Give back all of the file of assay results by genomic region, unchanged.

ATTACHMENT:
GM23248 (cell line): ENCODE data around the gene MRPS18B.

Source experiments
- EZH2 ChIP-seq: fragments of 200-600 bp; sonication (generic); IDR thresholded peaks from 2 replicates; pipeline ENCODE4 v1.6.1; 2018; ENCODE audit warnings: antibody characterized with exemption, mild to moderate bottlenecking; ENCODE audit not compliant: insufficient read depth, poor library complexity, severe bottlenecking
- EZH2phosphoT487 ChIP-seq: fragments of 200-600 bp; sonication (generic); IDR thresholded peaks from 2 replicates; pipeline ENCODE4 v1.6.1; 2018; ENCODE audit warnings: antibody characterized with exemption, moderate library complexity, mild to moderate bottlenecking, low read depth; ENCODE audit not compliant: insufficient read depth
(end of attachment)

GM23248 (cell line): ENCODE data around the gene MRPS18B.

Source experiments
- EZH2 ChIP-seq: fragments of 200-600 bp; sonication (generic); IDR thresholded peaks from 2 replicates; pipeline ENCODE4 v1.6.1; 2018; ENCODE audit warnings: antibody characterized with exemption, mild to moderate bottlenecking; ENCODE audit not compliant: insufficient read depth, poor library complexity, severe bottlenecking
- EZH2phosphoT487 ChIP-seq: fragments of 200-600 bp; sonication (generic); IDR thresholded peaks from 2 replicates; pipeline ENCODE4 v1.6.1; 2018; ENCODE audit warnings: antibody characterized with exemption, moderate library complexity, mild to moderate bottlenecking, low read depth; ENCODE audit not compliant: insufficient read depth